Quicksilver: A Revolutionary Way to Lead the Many and the Few- Beginning with You

Quicksilver: A Revolutionary Way to Lead the Many and the Few- Beginning with You  by Michale O’Brien and Larry Shook is the best book that I have read in decades.  What makes it so good?  The insights and the clear way in which they are communicated are compelling.

The central tenet of this book is that catastrophes, such as global economic meltdowns and NASA tragedies, are caused by normal thinking, which stems from overconfidence in our own thought processes (p.xvii).  The word quicksilver is a synonym for mercury and a metaphor for suddenness and unpredictability.  Our minds may be changing the world, but we are not changing our minds to match the world that we are creating (p.11).

I have written that conflict is inevitable in times of rapid change, but the authors take insight to a higher level when they point out that leaders stop leading when they make others responsible for breakdowns (p.67).  Dealing with a medical staff in crisis showed the extent to which community service is jeopardized by feelings of disrespect.

To declare that something should not occur is life’s ultimate whine, aka “no fair” (p.69).  Affixing blame is impotence not leadership (p.68).  On the other hand, substituting could for should causes one to ask, “What do I want my colleagues to do, and how can I support them?” (p. 71).  Curiosity triggers creativity (p.72).  Paraphrasing Churchill, the authors wrote that the could road traverses the sunlit uplands of the eternal now (p.74).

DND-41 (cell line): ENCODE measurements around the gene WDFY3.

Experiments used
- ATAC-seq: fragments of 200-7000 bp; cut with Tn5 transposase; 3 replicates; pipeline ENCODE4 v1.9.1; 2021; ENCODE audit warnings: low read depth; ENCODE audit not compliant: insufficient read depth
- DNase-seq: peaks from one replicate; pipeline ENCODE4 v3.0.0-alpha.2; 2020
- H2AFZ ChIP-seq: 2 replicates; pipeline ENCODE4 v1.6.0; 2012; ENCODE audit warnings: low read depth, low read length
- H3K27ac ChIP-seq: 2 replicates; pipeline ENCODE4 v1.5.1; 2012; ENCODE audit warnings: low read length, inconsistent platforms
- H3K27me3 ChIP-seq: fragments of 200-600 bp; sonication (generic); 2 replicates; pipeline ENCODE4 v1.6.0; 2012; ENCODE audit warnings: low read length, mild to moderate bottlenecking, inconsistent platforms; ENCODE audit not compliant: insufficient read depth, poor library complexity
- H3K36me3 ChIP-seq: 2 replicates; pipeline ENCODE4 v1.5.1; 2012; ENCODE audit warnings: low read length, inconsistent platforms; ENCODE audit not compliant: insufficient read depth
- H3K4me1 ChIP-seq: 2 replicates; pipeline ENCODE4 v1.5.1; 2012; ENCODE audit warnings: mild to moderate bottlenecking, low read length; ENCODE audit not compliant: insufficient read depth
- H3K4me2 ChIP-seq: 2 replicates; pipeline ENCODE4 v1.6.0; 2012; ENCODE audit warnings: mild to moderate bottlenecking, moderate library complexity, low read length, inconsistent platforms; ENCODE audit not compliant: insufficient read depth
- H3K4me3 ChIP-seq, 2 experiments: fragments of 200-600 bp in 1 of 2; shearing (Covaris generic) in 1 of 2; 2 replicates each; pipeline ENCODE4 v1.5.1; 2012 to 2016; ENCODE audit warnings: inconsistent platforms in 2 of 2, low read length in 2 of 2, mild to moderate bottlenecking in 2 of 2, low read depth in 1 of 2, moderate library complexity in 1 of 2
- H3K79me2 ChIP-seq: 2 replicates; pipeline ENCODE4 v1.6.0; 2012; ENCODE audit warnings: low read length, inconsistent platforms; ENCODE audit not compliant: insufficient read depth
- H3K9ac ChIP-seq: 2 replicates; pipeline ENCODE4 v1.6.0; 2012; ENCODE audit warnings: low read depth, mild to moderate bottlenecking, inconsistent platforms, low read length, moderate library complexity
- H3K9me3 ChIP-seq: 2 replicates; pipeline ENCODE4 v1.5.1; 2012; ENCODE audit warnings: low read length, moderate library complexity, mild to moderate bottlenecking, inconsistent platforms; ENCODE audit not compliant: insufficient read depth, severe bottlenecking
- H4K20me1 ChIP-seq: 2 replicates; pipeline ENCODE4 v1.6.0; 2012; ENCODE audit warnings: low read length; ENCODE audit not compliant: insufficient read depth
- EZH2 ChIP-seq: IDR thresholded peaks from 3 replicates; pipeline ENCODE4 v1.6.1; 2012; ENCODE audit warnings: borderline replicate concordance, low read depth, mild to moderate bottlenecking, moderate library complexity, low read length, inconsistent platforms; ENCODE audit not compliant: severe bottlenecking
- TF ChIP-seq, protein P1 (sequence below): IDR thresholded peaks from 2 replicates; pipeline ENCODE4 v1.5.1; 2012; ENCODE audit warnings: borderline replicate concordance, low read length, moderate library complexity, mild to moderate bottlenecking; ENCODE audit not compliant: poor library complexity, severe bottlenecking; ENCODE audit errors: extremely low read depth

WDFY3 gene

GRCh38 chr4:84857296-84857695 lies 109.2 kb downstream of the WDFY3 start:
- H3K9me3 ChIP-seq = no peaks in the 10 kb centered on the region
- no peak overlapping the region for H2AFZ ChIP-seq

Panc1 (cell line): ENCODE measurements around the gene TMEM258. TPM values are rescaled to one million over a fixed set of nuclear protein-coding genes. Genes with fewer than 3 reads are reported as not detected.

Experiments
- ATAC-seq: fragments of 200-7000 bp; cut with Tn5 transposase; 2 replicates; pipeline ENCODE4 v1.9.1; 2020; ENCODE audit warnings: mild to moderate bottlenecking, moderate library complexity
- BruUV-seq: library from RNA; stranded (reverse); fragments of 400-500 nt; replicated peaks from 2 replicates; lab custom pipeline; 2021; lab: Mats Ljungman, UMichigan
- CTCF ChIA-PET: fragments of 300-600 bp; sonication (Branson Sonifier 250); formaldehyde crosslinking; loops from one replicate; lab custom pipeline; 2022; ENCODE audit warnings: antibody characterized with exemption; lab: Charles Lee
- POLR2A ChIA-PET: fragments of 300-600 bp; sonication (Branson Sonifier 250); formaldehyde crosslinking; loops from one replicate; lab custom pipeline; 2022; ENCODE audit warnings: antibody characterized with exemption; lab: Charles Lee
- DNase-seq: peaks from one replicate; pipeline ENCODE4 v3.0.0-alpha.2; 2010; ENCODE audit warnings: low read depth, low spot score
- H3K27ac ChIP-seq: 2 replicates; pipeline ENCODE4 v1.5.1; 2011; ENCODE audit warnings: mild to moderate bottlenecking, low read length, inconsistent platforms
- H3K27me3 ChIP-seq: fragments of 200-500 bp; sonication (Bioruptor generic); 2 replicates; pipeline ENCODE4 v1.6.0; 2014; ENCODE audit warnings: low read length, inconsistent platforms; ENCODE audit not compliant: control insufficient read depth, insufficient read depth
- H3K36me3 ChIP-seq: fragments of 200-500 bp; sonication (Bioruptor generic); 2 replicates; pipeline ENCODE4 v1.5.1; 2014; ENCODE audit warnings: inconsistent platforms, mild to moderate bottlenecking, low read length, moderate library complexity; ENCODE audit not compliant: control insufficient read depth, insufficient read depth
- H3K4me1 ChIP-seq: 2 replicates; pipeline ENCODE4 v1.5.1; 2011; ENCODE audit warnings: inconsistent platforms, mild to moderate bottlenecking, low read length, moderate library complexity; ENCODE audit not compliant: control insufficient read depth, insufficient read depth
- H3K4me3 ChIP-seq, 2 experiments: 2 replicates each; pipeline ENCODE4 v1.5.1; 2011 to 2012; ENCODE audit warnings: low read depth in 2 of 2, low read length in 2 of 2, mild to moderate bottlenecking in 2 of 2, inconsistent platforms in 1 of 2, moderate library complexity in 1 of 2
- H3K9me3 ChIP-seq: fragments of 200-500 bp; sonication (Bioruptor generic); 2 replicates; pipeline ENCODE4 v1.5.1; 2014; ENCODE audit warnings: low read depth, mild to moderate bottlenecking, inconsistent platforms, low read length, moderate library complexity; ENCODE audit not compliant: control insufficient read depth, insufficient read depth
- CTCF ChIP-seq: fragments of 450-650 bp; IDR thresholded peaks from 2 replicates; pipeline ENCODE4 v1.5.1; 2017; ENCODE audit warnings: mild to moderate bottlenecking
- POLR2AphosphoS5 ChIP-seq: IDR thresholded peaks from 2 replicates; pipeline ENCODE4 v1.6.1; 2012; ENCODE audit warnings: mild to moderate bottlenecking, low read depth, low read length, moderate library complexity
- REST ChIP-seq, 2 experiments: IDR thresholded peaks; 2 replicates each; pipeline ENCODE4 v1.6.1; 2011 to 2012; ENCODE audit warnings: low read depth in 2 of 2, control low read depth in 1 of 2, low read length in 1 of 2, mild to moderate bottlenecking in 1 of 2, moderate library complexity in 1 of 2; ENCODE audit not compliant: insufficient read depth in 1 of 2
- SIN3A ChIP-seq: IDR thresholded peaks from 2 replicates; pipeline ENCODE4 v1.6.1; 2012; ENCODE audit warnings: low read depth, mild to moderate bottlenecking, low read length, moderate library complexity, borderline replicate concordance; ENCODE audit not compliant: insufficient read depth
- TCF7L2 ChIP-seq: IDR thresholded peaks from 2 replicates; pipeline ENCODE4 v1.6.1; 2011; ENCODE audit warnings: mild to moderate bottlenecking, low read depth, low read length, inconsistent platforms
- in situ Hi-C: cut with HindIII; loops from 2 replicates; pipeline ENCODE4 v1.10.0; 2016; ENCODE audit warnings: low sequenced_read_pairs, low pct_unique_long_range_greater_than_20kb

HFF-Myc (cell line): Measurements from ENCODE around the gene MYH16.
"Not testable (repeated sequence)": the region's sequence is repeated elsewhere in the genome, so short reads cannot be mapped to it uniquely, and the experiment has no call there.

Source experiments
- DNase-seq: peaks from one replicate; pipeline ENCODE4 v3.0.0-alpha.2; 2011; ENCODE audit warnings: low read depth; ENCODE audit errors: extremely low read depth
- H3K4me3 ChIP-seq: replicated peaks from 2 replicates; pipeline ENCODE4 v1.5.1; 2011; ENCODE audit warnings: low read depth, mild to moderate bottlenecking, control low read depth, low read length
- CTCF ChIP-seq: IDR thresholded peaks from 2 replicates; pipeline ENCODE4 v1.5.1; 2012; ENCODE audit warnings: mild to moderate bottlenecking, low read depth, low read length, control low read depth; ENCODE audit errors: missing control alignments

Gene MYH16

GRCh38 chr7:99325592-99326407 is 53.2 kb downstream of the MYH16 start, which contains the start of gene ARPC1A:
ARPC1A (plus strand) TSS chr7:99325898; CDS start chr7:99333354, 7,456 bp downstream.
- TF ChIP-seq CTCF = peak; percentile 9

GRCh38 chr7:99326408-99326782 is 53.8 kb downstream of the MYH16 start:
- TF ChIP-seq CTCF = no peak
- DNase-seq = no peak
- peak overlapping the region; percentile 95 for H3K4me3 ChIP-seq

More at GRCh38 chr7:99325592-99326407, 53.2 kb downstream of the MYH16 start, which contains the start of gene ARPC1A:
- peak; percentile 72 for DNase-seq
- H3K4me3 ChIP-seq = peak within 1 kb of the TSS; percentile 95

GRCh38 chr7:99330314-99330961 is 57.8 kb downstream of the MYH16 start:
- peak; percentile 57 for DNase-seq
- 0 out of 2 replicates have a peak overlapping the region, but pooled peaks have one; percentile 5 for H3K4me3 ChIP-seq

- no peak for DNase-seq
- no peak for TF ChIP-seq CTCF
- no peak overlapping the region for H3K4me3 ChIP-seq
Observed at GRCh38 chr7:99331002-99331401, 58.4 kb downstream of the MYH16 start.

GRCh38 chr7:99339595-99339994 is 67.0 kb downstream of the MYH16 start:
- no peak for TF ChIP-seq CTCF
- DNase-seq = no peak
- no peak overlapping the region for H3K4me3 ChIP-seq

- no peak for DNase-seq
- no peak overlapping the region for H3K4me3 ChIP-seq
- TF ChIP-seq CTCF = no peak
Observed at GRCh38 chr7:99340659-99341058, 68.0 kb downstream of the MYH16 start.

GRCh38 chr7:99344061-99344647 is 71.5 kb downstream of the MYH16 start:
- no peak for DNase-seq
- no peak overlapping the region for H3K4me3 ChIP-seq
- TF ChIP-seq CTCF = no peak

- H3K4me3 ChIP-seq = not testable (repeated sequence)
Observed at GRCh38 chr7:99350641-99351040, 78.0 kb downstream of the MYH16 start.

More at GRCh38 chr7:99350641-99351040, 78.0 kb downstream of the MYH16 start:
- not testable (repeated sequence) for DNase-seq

In Three Painful Collaborative Learning Experiences,  I summarized another important Quicksilver insight.  We experience four fears (p.130):

  • Appearing stupid, foolish, or idiotic
  • Being unmasked as a pretender or a fraud
  • Feeling like an outcast
  • Looking weak, powerless, or ineffective

The authors reminded us that a leader’s challenge is to set aside his (her) story long enough to hear other people’s stories (p.147). Generous, curious inquiry enables leaders to have breakthrough conversations, where ideas rather than people are on trial (p.171). What we resist, persists (p.168).

I know that I am not doing justice summarizing this outstanding book.  Please read it for yourself and comment on what its message means to you.  As always, I welcome your input to improve healthcare collaboration.

Kenneth H. Cohn

© 2012, all rights reserved

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